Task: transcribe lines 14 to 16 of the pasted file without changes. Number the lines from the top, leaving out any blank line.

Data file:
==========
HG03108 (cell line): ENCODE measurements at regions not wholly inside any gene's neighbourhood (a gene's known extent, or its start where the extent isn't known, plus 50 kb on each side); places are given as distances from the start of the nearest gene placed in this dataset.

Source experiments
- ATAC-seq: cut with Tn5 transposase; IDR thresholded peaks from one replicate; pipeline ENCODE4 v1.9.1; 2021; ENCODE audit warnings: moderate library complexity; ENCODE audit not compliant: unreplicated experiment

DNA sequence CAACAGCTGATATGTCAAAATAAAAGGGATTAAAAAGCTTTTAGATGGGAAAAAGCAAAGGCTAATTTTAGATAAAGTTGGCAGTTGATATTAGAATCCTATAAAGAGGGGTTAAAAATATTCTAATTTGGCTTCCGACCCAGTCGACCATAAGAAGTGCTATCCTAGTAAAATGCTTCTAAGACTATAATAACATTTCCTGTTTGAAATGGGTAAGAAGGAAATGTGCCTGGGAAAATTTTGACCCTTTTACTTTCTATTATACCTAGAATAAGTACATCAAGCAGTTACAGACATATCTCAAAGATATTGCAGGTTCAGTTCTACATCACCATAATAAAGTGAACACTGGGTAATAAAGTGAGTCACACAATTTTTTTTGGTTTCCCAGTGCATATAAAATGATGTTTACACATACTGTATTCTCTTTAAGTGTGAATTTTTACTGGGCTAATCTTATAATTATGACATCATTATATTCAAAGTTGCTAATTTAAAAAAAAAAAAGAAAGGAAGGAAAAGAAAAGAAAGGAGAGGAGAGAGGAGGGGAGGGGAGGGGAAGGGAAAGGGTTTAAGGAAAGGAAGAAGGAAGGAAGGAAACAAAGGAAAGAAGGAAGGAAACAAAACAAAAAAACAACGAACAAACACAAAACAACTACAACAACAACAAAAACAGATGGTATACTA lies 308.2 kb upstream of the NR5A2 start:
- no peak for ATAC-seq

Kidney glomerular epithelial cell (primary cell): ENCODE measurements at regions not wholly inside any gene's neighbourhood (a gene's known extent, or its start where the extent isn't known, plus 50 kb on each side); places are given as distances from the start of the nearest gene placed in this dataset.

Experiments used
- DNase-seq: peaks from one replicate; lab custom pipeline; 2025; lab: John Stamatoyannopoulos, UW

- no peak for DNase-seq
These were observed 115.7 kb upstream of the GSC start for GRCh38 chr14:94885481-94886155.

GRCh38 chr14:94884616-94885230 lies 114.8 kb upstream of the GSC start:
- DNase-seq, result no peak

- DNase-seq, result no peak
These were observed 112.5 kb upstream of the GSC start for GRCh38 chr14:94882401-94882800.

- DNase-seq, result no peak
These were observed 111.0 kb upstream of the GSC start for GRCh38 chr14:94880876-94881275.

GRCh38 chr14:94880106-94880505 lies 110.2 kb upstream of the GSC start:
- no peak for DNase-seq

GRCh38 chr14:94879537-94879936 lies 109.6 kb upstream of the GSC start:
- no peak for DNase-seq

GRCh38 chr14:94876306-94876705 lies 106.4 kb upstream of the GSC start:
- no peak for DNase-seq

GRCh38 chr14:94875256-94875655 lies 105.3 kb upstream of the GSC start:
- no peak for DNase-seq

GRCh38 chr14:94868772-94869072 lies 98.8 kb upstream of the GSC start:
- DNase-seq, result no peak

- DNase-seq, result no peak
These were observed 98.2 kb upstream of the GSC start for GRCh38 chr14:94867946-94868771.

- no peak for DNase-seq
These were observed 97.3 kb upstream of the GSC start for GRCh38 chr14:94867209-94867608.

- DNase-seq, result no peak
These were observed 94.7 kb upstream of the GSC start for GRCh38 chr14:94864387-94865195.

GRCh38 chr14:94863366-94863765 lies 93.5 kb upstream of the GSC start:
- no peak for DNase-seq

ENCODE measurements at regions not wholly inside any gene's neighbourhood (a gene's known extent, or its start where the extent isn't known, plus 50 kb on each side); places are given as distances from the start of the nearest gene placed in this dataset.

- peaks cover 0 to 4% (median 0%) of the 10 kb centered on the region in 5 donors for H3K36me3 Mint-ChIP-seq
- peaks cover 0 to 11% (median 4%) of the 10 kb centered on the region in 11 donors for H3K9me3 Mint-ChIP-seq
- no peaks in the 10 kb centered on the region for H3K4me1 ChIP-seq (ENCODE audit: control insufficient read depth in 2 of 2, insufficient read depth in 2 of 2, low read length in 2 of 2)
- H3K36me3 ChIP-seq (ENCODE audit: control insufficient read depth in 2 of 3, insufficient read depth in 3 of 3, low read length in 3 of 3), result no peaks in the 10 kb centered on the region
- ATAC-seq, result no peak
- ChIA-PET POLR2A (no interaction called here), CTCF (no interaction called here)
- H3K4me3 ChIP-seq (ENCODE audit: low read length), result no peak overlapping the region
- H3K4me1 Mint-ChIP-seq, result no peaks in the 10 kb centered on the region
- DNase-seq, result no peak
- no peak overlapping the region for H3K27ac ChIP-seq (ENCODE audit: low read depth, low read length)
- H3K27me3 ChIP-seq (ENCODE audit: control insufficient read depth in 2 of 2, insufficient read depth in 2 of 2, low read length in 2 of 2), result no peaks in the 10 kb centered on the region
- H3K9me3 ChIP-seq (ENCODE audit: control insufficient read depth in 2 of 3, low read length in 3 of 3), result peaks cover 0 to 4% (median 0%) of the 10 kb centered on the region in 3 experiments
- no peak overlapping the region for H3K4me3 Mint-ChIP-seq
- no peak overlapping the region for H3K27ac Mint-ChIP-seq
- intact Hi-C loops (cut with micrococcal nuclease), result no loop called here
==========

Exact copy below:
These were observed 112.5 kb upstream of the GSC start for GRCh38 chr14:94882401-94882800.

- DNase-seq, result no peak
These were observed 111.0 kb upstream of the GSC start for GRCh38 chr14:94880876-94881275.